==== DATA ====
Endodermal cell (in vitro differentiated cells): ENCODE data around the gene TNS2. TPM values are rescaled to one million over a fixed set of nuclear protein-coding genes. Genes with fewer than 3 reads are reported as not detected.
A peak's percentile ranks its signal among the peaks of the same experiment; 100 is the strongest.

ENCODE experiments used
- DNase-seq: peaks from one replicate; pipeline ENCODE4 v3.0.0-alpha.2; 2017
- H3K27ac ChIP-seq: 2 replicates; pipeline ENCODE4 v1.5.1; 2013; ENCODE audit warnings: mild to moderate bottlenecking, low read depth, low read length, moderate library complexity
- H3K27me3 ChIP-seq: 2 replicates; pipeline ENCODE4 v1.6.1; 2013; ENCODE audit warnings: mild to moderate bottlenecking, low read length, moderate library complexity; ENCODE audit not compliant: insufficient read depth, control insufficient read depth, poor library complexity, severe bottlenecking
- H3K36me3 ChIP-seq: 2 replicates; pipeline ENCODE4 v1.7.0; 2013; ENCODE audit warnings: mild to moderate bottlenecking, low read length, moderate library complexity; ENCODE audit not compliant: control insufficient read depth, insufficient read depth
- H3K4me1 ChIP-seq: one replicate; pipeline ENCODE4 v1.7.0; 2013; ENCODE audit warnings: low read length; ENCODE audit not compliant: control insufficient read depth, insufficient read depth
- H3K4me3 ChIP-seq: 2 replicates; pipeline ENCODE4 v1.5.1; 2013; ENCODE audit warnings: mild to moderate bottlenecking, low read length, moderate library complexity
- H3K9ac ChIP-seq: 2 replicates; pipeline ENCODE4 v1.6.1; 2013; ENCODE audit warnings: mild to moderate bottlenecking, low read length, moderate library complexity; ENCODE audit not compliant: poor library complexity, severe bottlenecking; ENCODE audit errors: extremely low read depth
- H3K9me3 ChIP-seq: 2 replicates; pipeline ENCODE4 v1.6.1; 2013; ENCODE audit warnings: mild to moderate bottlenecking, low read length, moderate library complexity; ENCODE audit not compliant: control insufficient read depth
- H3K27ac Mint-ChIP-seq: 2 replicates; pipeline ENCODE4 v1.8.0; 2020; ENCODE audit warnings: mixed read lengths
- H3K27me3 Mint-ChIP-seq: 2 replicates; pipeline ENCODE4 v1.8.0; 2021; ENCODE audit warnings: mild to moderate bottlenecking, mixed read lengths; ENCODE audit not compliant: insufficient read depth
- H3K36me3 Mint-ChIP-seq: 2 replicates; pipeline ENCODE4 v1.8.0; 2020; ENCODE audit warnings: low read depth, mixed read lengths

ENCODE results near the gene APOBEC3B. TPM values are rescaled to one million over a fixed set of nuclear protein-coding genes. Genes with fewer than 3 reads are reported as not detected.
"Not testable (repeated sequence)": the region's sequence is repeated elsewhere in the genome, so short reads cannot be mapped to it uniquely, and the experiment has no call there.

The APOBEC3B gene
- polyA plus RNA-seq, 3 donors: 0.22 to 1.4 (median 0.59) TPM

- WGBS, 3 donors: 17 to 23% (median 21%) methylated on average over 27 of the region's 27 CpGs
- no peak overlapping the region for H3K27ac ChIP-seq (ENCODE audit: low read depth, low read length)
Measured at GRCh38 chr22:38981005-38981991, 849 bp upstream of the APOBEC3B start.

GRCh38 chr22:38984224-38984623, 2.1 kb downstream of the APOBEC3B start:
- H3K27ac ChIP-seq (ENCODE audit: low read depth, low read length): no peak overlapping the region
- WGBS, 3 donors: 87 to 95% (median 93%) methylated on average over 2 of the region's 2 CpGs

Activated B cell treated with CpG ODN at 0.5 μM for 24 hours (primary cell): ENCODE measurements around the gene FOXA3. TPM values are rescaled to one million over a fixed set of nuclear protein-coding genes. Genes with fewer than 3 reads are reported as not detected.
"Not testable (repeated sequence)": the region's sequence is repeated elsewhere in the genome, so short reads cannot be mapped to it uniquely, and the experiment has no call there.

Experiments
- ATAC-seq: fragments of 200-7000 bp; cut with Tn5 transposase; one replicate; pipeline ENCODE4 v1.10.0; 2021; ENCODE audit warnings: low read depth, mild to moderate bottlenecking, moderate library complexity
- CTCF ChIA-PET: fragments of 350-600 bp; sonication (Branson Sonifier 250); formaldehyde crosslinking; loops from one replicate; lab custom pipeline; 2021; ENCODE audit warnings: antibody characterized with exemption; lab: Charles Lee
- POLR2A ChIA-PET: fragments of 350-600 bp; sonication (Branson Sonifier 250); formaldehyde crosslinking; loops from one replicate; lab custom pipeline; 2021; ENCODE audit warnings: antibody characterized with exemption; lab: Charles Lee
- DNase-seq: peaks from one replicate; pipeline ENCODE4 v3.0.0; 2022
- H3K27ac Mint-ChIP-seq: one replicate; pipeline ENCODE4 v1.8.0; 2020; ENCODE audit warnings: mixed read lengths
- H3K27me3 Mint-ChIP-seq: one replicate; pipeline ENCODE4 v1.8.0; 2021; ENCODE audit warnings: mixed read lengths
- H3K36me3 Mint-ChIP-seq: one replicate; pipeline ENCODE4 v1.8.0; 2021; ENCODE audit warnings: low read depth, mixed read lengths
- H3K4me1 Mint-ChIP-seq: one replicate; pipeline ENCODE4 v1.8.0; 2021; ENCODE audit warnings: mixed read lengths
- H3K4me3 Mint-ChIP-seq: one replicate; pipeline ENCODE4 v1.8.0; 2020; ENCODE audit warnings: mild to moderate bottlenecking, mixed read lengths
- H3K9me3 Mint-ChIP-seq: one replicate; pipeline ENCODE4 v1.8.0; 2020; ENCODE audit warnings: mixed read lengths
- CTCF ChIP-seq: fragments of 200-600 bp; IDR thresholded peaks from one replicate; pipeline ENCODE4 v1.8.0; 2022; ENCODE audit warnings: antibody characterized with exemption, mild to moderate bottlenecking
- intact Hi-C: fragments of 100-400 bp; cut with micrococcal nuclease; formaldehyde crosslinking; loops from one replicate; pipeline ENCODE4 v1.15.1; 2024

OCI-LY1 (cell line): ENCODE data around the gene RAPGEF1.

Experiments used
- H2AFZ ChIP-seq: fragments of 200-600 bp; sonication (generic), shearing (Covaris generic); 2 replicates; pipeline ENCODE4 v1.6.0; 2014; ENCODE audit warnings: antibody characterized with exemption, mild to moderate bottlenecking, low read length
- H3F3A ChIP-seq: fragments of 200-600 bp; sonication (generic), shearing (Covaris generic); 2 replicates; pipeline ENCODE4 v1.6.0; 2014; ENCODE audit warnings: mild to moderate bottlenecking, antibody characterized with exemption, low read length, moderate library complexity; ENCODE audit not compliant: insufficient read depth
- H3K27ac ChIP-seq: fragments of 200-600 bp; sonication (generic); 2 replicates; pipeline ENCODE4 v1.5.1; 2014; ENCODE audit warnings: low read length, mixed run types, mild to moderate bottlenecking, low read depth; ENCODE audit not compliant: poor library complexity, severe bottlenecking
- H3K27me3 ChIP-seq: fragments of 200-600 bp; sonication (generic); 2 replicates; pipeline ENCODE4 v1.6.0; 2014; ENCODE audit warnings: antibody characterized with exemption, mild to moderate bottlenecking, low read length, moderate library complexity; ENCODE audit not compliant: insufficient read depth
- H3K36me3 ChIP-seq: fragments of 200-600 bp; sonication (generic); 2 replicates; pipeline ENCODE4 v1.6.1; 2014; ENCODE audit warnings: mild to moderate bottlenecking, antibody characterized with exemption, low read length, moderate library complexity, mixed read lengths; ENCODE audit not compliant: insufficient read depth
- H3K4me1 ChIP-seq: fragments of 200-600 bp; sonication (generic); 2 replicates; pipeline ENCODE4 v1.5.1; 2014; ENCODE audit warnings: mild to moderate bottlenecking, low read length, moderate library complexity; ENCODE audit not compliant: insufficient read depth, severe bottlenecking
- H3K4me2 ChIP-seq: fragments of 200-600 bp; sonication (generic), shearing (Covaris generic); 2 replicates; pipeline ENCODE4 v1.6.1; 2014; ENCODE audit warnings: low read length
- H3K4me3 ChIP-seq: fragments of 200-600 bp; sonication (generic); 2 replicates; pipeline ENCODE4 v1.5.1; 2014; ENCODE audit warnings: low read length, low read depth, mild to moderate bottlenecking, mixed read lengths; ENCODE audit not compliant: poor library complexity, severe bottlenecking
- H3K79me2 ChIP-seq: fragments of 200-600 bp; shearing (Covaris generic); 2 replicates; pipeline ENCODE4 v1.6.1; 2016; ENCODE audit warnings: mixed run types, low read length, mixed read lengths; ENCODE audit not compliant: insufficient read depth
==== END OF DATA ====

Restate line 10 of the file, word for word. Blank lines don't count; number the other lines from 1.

- H3K9ac ChIP-seq: 2 replicates; pipeline ENCODE4 v1.6.1; 2013; ENCODE audit warnings: mild to moderate bottlenecking, low read length, moderate library complexity; ENCODE audit not compliant: poor library complexity, severe bottlenecking; ENCODE audit errors: extremely low read depth